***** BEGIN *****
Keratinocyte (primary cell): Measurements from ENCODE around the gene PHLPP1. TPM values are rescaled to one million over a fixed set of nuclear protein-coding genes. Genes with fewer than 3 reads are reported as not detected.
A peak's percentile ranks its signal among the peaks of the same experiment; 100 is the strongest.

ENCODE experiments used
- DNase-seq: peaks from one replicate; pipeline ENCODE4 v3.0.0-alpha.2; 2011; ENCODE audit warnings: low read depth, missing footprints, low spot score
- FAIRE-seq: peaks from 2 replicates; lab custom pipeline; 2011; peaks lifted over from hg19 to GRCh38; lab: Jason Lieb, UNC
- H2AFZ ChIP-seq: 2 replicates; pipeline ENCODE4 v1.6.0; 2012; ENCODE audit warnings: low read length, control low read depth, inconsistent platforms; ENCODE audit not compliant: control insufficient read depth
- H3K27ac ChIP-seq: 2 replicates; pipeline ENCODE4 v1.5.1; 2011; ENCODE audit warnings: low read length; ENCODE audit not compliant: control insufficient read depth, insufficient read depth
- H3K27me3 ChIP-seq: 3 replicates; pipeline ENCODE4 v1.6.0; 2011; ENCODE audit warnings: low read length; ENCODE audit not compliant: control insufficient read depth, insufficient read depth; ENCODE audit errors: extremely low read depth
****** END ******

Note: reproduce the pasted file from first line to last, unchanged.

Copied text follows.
Keratinocyte (primary cell): Measurements from ENCODE around the gene PHLPP1. TPM values are rescaled to one million over a fixed set of nuclear protein-coding genes. Genes with fewer than 3 reads are reported as not detected.
A peak's percentile ranks its signal among the peaks of the same experiment; 100 is the strongest.

ENCODE experiments used
- DNase-seq: peaks from one replicate; pipeline ENCODE4 v3.0.0-alpha.2; 2011; ENCODE audit warnings: low read depth, missing footprints, low spot score
- FAIRE-seq: peaks from 2 replicates; lab custom pipeline; 2011; peaks lifted over from hg19 to GRCh38; lab: Jason Lieb, UNC
- H2AFZ ChIP-seq: 2 replicates; pipeline ENCODE4 v1.6.0; 2012; ENCODE audit warnings: low read length, control low read depth, inconsistent platforms; ENCODE audit not compliant: control insufficient read depth
- H3K27ac ChIP-seq: 2 replicates; pipeline ENCODE4 v1.5.1; 2011; ENCODE audit warnings: low read length; ENCODE audit not compliant: control insufficient read depth, insufficient read depth
- H3K27me3 ChIP-seq: 3 replicates; pipeline ENCODE4 v1.6.0; 2011; ENCODE audit warnings: low read length; ENCODE audit not compliant: control insufficient read depth, insufficient read depth; ENCODE audit errors: extremely low read depth